The study assessed static management, i.e., without planned periodic maintenance of the storage (no sediment dredging) denoted as SC1, or with maintenance denoted as SC2. The second approach was dynamic management based on applying Real-Time Control (RTC) techniques to scenario SC1 and scenario SC2 denoted as RTC-1 and RTC-2, respectively. The dynamic management of the UCT dam with RTC-1 and RTC-2 approaches increase yield by 2.1 and 1.1 ml, respectively. Additionally, RTC-1 and RTC-2 approaches increase volumetric reliability by 5.3 and 2.5%, respectively, while maintaining the required level of service of a stormwater harvesting system. SC1 and SC2 results in water savings of up to 21.15 and 21.45 ZAR/kl, respectively, while RTC-1 and RTC-2 could save up to 19.35 and 19.45 ZAR/kl. Thus, static configurations results in water savings approximately 9% in comparison to RTC. In addition, static configurations harvested stormwater at a relatively lowest unit cost in comparison to RTC configurations. Notwithstanding this finding, the RTC system exhibits a great potential in reshaping the stormwater harvesting system to simultaneously deliver water conservation and stormwater management.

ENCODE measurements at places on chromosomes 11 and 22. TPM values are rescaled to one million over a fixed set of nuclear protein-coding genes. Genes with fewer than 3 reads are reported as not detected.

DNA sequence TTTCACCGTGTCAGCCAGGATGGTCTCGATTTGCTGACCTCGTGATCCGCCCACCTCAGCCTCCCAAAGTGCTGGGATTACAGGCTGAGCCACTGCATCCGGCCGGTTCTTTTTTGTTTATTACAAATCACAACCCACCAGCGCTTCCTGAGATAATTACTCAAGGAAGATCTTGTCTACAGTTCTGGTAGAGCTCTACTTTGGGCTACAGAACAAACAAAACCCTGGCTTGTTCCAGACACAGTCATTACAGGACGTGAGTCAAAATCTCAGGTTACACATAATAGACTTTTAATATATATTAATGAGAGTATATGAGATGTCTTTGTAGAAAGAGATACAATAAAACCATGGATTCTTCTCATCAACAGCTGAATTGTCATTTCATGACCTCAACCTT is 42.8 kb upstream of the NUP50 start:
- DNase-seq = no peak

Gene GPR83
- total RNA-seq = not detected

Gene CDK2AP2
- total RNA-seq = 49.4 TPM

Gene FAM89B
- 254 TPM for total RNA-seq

• Assessed the extent to which stormwater harvesting could contribute to ‘net zero’, i.e., transitioning the University of Cape Town toward a ‘water-sensitive precinct’.

  • Impact of planned periodic maintenance in enhancing harvested stormwater volume.

  • Benefit of Real-Time Control (RTC) in enhancing harvested stormwater volume

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